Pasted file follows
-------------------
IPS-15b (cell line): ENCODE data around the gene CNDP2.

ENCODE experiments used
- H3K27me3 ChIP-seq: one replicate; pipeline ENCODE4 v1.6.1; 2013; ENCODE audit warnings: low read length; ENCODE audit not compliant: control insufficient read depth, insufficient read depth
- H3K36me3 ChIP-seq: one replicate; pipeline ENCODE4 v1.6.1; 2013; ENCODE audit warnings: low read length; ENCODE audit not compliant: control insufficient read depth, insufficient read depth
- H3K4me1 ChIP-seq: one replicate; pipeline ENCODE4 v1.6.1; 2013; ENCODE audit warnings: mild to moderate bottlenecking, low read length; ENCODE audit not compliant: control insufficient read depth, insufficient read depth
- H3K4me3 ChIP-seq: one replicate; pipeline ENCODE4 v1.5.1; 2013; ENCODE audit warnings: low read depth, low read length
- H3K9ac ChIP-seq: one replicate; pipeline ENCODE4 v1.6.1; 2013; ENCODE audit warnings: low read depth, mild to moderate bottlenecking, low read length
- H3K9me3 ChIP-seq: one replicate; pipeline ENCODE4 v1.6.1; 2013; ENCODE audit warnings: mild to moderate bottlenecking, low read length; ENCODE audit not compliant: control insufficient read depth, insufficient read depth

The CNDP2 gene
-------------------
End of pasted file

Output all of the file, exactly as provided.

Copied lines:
IPS-15b (cell line): ENCODE data around the gene CNDP2.

ENCODE experiments used
- H3K27me3 ChIP-seq: one replicate; pipeline ENCODE4 v1.6.1; 2013; ENCODE audit warnings: low read length; ENCODE audit not compliant: control insufficient read depth, insufficient read depth
- H3K36me3 ChIP-seq: one replicate; pipeline ENCODE4 v1.6.1; 2013; ENCODE audit warnings: low read length; ENCODE audit not compliant: control insufficient read depth, insufficient read depth
- H3K4me1 ChIP-seq: one replicate; pipeline ENCODE4 v1.6.1; 2013; ENCODE audit warnings: mild to moderate bottlenecking, low read length; ENCODE audit not compliant: control insufficient read depth, insufficient read depth
- H3K4me3 ChIP-seq: one replicate; pipeline ENCODE4 v1.5.1; 2013; ENCODE audit warnings: low read depth, low read length
- H3K9ac ChIP-seq: one replicate; pipeline ENCODE4 v1.6.1; 2013; ENCODE audit warnings: low read depth, mild to moderate bottlenecking, low read length
- H3K9me3 ChIP-seq: one replicate; pipeline ENCODE4 v1.6.1; 2013; ENCODE audit warnings: mild to moderate bottlenecking, low read length; ENCODE audit not compliant: control insufficient read depth, insufficient read depth

The CNDP2 gene